By Faith Walauskas –
Apparently, a lot of people.
It has been suspected that over the past few years, with the prices of yearbooks increasing, that sales have actually decreased.
But a few facts may prove that theory wrong. Yes, the price has increased to $61 at base, and $85 on distribution day, but the demand seems to be staying at a constant rate.
“Yearbooks are set (this year) at a base price of $61. But the price increases as time goes on,” said three-year yearbook coordinator Doug Anderson, “On the day of distribution, the price of the yearbook increases to $85 which is because of the compensation for what we’ve pre-ordered and sold. If three sell, we only end up paying for the production of one.”
Last year 1150 yearbooks were pre-ordered and that supply had “basically sold out.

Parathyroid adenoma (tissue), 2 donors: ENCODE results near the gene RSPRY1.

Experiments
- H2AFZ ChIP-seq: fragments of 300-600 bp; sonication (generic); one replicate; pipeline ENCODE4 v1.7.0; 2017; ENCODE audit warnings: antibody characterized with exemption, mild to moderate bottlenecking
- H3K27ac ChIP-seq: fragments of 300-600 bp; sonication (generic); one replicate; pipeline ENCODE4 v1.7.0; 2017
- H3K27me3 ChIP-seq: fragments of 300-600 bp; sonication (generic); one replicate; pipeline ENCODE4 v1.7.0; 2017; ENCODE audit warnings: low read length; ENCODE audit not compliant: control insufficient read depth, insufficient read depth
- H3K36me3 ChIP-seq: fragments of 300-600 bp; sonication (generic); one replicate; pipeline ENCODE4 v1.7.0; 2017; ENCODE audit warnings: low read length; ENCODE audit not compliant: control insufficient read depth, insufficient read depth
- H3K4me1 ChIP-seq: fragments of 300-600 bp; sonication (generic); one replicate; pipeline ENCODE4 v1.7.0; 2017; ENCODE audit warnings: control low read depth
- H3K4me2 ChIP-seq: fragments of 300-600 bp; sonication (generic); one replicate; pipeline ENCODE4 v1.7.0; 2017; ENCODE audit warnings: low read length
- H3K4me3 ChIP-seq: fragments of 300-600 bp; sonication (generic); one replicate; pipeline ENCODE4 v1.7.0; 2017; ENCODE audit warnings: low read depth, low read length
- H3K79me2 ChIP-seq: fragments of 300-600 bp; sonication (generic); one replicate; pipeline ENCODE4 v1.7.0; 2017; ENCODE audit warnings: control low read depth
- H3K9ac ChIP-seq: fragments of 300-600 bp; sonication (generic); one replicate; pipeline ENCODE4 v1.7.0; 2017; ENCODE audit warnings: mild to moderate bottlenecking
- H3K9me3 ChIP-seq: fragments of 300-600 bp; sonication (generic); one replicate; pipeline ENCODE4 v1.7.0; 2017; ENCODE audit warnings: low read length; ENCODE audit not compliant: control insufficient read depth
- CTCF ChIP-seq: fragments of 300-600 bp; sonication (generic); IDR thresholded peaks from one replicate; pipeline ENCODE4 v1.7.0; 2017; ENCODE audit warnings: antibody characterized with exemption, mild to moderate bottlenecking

“In 2010, they sold out entirely” said Anderson, “Which is better than my first year being in charge of yearbook; we had ordered too many, basing the amount on the year before, and ended up paying for a couple hundred during the pre-order that never ended up selling.”
Yearbook orders are placed in the beginning of February, and after that you can either order one on the Jostens website, which stay up until distribution day, or you could buy one straight from Anderson for the increased price.
“Last year, 963 copies were sold though Jostens,” said Anderson “and then about 50 were sold on distribution day. They’re either sold through them or us.”
As of right now, 903 of the 1050 yearbooks ordered this year have been sold, which will only make 122 available on distribution day for anyone who hasn’t bought one but would like to.
When it comes to the raising of prices, it should be understood that in 2008 and 2009, the base price of a yearbook was $59, and 2010’s base was $61, only a two dollar difference.
“Production prices went up over the past few years,” said Anderson “one of the reasons why we’ve raised the price some.”
One thought on “Yearbooks– who needs ’em? Penn Manor about to Find Out”
when is the yearbook distribution day
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